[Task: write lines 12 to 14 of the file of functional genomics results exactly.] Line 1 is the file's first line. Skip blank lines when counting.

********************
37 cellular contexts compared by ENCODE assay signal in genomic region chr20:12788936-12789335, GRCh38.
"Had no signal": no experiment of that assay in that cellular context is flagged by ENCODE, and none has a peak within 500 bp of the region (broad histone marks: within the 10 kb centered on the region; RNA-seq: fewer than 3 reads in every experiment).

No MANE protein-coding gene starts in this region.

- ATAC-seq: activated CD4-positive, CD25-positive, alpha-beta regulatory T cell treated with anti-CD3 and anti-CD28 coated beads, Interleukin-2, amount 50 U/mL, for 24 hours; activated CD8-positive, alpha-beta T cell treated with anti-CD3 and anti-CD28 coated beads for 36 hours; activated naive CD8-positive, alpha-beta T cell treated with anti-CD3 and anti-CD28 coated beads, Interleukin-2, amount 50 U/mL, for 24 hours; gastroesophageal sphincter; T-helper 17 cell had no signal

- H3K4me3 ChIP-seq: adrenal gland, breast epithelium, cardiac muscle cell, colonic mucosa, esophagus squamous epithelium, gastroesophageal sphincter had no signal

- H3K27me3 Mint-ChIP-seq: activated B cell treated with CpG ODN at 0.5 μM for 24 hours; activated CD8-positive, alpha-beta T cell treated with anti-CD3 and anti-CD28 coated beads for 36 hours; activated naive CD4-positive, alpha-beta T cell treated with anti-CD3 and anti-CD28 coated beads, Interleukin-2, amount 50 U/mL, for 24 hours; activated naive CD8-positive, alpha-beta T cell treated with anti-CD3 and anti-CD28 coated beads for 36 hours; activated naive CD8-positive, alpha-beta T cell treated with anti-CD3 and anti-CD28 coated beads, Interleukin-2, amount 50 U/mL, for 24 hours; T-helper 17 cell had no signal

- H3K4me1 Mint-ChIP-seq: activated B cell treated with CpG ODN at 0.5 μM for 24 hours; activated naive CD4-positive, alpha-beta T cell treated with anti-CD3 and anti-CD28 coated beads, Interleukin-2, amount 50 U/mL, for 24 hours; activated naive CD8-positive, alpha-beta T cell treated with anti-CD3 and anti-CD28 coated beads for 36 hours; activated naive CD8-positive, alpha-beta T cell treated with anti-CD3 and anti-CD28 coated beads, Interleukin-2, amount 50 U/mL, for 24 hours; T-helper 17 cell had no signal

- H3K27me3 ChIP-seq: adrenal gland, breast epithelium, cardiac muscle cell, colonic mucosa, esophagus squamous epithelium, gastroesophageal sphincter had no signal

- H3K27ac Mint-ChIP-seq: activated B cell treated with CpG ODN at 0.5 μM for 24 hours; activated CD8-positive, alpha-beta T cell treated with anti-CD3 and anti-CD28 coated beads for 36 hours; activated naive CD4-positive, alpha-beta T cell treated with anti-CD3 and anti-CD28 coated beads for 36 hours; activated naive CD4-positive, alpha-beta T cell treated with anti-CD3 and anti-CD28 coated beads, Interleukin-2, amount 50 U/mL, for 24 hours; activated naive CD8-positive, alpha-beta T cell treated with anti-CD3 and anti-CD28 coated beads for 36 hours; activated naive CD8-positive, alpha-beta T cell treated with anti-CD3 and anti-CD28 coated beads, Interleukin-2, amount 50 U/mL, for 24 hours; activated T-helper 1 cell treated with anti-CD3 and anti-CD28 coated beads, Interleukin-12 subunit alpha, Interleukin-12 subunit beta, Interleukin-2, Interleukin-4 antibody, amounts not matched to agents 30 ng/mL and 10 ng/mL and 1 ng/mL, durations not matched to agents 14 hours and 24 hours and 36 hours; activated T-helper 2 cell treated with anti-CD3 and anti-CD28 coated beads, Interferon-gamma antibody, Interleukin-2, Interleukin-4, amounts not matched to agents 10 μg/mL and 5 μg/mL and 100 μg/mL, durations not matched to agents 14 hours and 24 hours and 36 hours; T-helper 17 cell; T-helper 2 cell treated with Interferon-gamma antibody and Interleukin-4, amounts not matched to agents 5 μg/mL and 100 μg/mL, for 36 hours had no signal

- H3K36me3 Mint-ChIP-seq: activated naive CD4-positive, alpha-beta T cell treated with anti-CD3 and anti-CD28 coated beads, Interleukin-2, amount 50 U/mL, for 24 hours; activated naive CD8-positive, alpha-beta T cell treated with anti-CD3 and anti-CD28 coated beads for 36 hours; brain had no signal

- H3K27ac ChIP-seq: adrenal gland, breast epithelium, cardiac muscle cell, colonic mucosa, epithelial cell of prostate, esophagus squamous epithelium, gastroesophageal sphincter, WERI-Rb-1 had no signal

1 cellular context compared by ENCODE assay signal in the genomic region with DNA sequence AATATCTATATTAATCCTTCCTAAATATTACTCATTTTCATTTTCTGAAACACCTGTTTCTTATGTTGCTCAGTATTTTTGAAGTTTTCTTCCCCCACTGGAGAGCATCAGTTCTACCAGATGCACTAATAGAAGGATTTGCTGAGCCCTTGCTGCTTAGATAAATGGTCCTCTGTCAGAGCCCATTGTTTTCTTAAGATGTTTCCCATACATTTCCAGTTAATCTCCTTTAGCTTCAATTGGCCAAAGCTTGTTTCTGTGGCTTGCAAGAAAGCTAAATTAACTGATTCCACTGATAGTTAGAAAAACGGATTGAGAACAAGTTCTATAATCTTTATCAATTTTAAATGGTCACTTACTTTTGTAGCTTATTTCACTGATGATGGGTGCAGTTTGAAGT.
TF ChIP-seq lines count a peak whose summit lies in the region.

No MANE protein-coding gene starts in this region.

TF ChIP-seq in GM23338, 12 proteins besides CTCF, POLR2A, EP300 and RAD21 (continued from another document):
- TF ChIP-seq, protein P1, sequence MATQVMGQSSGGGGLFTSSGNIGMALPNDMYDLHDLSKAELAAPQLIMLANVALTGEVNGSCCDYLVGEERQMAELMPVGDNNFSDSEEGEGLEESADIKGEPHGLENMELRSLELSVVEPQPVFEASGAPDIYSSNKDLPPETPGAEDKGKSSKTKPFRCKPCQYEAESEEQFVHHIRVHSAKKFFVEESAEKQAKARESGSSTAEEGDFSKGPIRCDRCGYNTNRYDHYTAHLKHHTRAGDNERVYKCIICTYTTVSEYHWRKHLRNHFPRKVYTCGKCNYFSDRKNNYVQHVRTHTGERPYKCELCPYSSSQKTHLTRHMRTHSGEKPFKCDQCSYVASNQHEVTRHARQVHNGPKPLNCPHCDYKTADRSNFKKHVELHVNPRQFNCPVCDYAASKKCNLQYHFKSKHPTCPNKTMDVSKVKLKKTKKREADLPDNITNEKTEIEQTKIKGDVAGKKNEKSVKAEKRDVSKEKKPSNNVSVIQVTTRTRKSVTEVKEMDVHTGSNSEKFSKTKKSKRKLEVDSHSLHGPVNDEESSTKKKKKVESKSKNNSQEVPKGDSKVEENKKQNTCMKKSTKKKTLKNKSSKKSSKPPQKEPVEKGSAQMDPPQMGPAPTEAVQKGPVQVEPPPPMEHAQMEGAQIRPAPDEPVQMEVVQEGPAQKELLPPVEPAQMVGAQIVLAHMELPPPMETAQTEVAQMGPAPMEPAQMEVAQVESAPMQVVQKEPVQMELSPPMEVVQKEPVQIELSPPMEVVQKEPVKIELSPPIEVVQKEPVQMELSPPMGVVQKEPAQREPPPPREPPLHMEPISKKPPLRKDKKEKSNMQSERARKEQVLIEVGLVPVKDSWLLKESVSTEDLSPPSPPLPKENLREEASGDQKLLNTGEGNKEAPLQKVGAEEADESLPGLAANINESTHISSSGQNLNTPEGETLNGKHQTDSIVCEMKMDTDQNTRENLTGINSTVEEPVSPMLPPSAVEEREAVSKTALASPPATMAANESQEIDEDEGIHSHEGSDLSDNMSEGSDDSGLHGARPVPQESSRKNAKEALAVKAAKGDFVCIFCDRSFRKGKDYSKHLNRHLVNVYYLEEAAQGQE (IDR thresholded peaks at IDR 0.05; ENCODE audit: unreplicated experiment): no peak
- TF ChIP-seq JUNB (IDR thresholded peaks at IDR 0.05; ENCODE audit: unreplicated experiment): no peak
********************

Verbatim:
1 cellular context compared by ENCODE assay signal in the genomic region with DNA sequence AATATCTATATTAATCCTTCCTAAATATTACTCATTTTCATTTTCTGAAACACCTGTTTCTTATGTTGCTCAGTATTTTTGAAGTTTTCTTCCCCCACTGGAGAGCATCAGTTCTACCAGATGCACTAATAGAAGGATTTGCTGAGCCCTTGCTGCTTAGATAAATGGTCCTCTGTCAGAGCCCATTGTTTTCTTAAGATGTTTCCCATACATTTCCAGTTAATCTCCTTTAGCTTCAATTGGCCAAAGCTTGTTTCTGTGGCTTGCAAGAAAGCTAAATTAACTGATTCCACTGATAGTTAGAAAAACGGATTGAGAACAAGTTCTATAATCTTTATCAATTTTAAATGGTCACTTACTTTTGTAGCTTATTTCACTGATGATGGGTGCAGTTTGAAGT.
TF ChIP-seq lines count a peak whose summit lies in the region.

No MANE protein-coding gene starts in this region.